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OCC Newsletter: Special Edition
9 November 2018
Special Newsletter from the Office of the Children's Commissioner
What's all the fuss about child and youth wellbeing?
Child and youth wellbeing is big news these days. The Child Poverty Reduction Bill, soon to be passed into law, requires the government to develop a child wellbeing strategy.
We want to give you an update on what’s happening, where to find more information, and how you can contribute to the strategy.
Child and youth engagement toolkit
We have developed a toolkit to support organisations to talk to children and young people about wellbeing. You can use this to structure a conversation about wellbeing with children and young people, and to share the results with us or make your own submission to DPMC.
What's child wellbeing all about?
“Wellbeing” is a complex idea. We know it when we see it. And we know what we’re missing when it’s not there! But it’s hard to define. Here is our working definition:
Wellbeing is a positive state and not simply the absence of negatives. Children experience wellbeing when their family and whānau are connected and united; relationships within and beyond the family and whānau are thriving; family and whānau members support each other; there are opportunities for individual and collective growth; and all members of their family and whānau have their needs met. A community has achieved child wellbeing when all children and their whānau have their rights fulfilled and the conditions are in place to enable all children to participate in society and plan, develop and achieve meaningful lives.
If you want more information on child and youth wellbeing, go to the new section on our website.Image description: The Children's Commissioner Andrew Becroft poses with a group of young people. One young person is holding up a giant postcard to the Prime Minister, which has all the opinions of the young people pictured written on it.
What are we doing?
At the Office of the Children’s Commissioner (OCC) we are thrilled a wellbeing strategy is being developed. We are doing all we can to support it to deliver the best possible results for our country’s children and young people.
Staff from OCC, in collaboration with Oranga Tamariki’s Voices of Children and Young People team, are currently travelling around Aotearoa to hear what children and young people think. So far the children and young people have made it very clear that they want to have a say and have very important things to tell us.
They have described their unique experiences and perspectives. They have shared what they think the good life is, what helps it and what gets in its way. It is very clear that there are common challenges facing all communities. It is equally apparent that there are distinct challenges facing some specific communities.
Once we have finished our engagement we will share the insights we have gathered from children and young people from all across the country.
In total we will meet with over 350 children and young people. We are meeting in community settings, and holding individual and paired interviews, small group sessions (with 5-7 participants), and activity based sessions (with 8-12 participants).
Primary, intermediate and secondary students are also completing an online survey in school settings. We hope to hear from at least 5,000 children and young people through online surveys.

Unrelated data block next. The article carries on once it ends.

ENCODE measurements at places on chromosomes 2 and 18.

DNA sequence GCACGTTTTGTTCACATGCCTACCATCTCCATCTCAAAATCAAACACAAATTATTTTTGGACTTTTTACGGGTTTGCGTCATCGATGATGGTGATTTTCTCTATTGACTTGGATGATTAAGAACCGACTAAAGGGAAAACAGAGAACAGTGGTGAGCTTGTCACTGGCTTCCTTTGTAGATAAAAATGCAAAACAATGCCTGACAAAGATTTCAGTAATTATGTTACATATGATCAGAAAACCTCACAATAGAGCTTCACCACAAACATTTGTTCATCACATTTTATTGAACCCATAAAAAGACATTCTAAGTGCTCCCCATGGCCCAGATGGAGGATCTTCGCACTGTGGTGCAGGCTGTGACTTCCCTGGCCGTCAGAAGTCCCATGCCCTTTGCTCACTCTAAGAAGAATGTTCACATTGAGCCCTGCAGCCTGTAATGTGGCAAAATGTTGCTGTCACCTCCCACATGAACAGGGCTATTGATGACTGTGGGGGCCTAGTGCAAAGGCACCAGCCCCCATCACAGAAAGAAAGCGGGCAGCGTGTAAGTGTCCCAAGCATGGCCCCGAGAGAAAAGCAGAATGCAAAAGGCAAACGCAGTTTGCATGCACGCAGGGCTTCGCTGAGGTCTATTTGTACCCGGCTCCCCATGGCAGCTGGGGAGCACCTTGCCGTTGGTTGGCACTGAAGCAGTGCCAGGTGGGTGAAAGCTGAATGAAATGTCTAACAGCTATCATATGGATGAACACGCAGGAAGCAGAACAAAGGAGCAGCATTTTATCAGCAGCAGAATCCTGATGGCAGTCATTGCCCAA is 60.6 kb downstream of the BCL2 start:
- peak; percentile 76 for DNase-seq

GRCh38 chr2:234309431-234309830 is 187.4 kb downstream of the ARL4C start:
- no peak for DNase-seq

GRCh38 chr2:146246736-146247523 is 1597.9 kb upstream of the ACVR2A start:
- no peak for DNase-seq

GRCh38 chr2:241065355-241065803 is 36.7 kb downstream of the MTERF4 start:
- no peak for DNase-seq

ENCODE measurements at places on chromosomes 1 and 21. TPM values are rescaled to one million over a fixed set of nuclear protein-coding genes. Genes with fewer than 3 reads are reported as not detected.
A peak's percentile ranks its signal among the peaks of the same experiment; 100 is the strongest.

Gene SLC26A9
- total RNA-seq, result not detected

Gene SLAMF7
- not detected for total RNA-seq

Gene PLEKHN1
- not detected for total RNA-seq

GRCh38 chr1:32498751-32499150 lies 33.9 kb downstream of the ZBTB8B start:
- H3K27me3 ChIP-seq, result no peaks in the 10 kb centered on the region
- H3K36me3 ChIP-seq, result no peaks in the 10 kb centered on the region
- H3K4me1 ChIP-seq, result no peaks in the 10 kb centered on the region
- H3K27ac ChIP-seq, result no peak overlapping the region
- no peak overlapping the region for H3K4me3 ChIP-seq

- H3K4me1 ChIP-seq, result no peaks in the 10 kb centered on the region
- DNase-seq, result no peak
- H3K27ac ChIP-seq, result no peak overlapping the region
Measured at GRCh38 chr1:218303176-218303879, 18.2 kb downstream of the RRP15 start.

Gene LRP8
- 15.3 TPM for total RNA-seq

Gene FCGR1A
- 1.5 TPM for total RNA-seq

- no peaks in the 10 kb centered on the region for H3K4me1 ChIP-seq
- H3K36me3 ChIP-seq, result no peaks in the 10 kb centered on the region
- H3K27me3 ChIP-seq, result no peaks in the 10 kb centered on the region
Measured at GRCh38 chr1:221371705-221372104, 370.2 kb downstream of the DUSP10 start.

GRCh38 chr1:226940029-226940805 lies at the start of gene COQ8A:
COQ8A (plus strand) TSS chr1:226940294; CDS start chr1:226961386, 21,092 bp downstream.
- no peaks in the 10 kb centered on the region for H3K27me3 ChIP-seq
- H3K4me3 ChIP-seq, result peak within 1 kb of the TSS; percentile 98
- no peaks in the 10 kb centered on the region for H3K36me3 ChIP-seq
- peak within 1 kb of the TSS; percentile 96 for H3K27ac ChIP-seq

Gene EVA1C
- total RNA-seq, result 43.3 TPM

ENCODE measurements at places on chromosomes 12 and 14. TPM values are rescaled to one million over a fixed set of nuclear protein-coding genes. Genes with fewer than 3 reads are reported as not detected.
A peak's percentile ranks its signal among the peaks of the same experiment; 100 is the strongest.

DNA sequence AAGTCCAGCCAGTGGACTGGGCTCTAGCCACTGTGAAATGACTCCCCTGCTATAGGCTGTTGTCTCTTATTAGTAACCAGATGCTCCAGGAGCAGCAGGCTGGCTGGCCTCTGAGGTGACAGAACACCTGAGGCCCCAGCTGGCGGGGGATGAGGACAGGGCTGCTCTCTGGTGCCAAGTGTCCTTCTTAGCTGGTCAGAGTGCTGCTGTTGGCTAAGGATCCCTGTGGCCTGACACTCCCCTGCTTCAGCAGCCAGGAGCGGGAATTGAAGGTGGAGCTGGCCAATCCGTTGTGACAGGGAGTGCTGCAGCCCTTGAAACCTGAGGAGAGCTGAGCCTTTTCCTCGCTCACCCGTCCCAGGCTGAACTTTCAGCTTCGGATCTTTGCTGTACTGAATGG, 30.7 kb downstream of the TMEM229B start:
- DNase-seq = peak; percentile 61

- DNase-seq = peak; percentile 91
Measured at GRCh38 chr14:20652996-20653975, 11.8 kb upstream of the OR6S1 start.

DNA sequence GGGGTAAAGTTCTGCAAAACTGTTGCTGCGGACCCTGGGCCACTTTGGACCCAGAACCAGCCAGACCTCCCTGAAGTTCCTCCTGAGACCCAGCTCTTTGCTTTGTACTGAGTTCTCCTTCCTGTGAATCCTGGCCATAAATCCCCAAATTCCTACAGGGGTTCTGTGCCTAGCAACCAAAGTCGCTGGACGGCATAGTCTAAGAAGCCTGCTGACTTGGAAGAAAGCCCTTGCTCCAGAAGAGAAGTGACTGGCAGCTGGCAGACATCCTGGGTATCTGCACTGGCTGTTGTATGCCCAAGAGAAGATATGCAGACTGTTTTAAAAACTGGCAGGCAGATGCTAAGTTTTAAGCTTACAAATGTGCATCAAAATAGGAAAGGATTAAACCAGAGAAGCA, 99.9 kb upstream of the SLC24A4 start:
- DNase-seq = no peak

One thing is clear. Children and young people want to share their views and have a lot of great ideas on how to make life better.
“The children and young people we’re meeting are grabbing the opportunity to share their views with us. They’ve made sure we understood what they see as the good life, as well as what gets in the way of them having it, and what helps too”, says Kelsey Brown, a member of the engagement team from OCC.
“Life isn’t always easy for some of the children we met with, and I want to thank them for sharing their stories.”
Here are just a few of the comments the team has already heard from children and young people:
Image description: 3 speech bubbles with quotes from young people. The quotes read; 1. "We're a new generation. We need new things whilst still remembering the lessons of old." from a 14 year old Pasifika boy; 2. "Equity, fairness, and freedom are 3 things that all children should be able to experience in terms of a good life." from a 16 year old Pasifika boy; 3. "Children and young people need an environment where they feel safe and comfortable, where they can speak out, their ideas and opinions taken into account." from a 14 year old girl.
Image description: Prime Minister Jacinda Ardern sits on the grass with a group of children and young people. She is listening to their comments and questions about wellbeing. The Prime Minister is also wearing a "pale" - a flower crown gifted to her, made by the mother of a Tokelauan child at the event.
What the Department of the Prime Minister and Cabinet (DPMC) is doing
The Child Poverty Reduction Bill requires the creation of New Zealand's first Child and Youth Wellbeing Strategy. The strategy will commit government to report on the action it’s taking to improve the wellbeing of all children and young people.
The strategy will set out how government will deliver on its vision: New Zealand is the best place in the world for children and young people.
The strategy will need to address:
- Improving the wellbeing of all children
- Improving, as a particular focus, the wellbeing of children with greater needs
- Reducing child poverty and mitigating the impacts of child poverty and socioeconomic disadvantage experienced by children
- Improving the wellbeing of core populations of interest to Oranga Tamariki.
A special unit has been established within DPMC to lead this work. You can check out their website for information on the development of the strategy and how to have your say.